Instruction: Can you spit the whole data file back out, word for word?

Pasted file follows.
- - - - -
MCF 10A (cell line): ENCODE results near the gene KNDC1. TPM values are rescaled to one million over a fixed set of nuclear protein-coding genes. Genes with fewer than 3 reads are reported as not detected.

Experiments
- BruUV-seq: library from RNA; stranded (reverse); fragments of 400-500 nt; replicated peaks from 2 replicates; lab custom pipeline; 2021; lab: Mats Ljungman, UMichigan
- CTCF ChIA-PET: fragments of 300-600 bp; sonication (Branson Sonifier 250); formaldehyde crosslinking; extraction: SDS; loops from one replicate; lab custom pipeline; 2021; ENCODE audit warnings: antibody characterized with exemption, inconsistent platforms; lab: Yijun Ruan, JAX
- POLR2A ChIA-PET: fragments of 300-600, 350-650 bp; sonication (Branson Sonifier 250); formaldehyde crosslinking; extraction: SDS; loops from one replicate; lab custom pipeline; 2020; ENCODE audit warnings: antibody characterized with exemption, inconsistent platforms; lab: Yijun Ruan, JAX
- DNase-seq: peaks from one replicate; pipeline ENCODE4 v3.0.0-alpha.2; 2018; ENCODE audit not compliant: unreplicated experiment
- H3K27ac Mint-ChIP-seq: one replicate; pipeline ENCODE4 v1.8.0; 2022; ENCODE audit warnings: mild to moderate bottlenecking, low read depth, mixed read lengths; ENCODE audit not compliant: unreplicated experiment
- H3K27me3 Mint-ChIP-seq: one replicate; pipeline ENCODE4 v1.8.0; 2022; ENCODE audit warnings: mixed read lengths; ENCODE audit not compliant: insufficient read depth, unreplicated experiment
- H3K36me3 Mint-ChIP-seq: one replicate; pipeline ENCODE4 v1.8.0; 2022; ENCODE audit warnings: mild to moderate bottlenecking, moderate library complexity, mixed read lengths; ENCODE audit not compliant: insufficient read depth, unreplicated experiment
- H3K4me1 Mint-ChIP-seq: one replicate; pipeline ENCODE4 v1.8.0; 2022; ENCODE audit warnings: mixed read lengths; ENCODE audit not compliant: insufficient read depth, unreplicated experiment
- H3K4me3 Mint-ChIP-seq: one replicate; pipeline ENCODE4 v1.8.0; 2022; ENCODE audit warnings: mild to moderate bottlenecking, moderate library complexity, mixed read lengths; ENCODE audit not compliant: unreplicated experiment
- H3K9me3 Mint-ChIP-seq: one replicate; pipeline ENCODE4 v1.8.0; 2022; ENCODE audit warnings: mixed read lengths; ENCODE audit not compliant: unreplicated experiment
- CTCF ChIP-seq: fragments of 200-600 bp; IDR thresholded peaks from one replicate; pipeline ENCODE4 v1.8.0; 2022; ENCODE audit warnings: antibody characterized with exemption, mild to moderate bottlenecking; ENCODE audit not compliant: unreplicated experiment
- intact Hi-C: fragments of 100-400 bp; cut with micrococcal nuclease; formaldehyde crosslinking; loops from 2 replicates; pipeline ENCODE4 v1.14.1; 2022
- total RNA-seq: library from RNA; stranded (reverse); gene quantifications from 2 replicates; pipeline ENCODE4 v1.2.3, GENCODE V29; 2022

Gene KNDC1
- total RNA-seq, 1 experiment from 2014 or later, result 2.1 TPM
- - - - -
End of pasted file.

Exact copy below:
MCF 10A (cell line): ENCODE results near the gene KNDC1. TPM values are rescaled to one million over a fixed set of nuclear protein-coding genes. Genes with fewer than 3 reads are reported as not detected.

Experiments
- BruUV-seq: library from RNA; stranded (reverse); fragments of 400-500 nt; replicated peaks from 2 replicates; lab custom pipeline; 2021; lab: Mats Ljungman, UMichigan
- CTCF ChIA-PET: fragments of 300-600 bp; sonication (Branson Sonifier 250); formaldehyde crosslinking; extraction: SDS; loops from one replicate; lab custom pipeline; 2021; ENCODE audit warnings: antibody characterized with exemption, inconsistent platforms; lab: Yijun Ruan, JAX
- POLR2A ChIA-PET: fragments of 300-600, 350-650 bp; sonication (Branson Sonifier 250); formaldehyde crosslinking; extraction: SDS; loops from one replicate; lab custom pipeline; 2020; ENCODE audit warnings: antibody characterized with exemption, inconsistent platforms; lab: Yijun Ruan, JAX
- DNase-seq: peaks from one replicate; pipeline ENCODE4 v3.0.0-alpha.2; 2018; ENCODE audit not compliant: unreplicated experiment
- H3K27ac Mint-ChIP-seq: one replicate; pipeline ENCODE4 v1.8.0; 2022; ENCODE audit warnings: mild to moderate bottlenecking, low read depth, mixed read lengths; ENCODE audit not compliant: unreplicated experiment
- H3K27me3 Mint-ChIP-seq: one replicate; pipeline ENCODE4 v1.8.0; 2022; ENCODE audit warnings: mixed read lengths; ENCODE audit not compliant: insufficient read depth, unreplicated experiment
- H3K36me3 Mint-ChIP-seq: one replicate; pipeline ENCODE4 v1.8.0; 2022; ENCODE audit warnings: mild to moderate bottlenecking, moderate library complexity, mixed read lengths; ENCODE audit not compliant: insufficient read depth, unreplicated experiment
- H3K4me1 Mint-ChIP-seq: one replicate; pipeline ENCODE4 v1.8.0; 2022; ENCODE audit warnings: mixed read lengths; ENCODE audit not compliant: insufficient read depth, unreplicated experiment
- H3K4me3 Mint-ChIP-seq: one replicate; pipeline ENCODE4 v1.8.0; 2022; ENCODE audit warnings: mild to moderate bottlenecking, moderate library complexity, mixed read lengths; ENCODE audit not compliant: unreplicated experiment
- H3K9me3 Mint-ChIP-seq: one replicate; pipeline ENCODE4 v1.8.0; 2022; ENCODE audit warnings: mixed read lengths; ENCODE audit not compliant: unreplicated experiment
- CTCF ChIP-seq: fragments of 200-600 bp; IDR thresholded peaks from one replicate; pipeline ENCODE4 v1.8.0; 2022; ENCODE audit warnings: antibody characterized with exemption, mild to moderate bottlenecking; ENCODE audit not compliant: unreplicated experiment
- intact Hi-C: fragments of 100-400 bp; cut with micrococcal nuclease; formaldehyde crosslinking; loops from 2 replicates; pipeline ENCODE4 v1.14.1; 2022
- total RNA-seq: library from RNA; stranded (reverse); gene quantifications from 2 replicates; pipeline ENCODE4 v1.2.3, GENCODE V29; 2022

Gene KNDC1
- total RNA-seq, 1 experiment from 2014 or later, result 2.1 TPM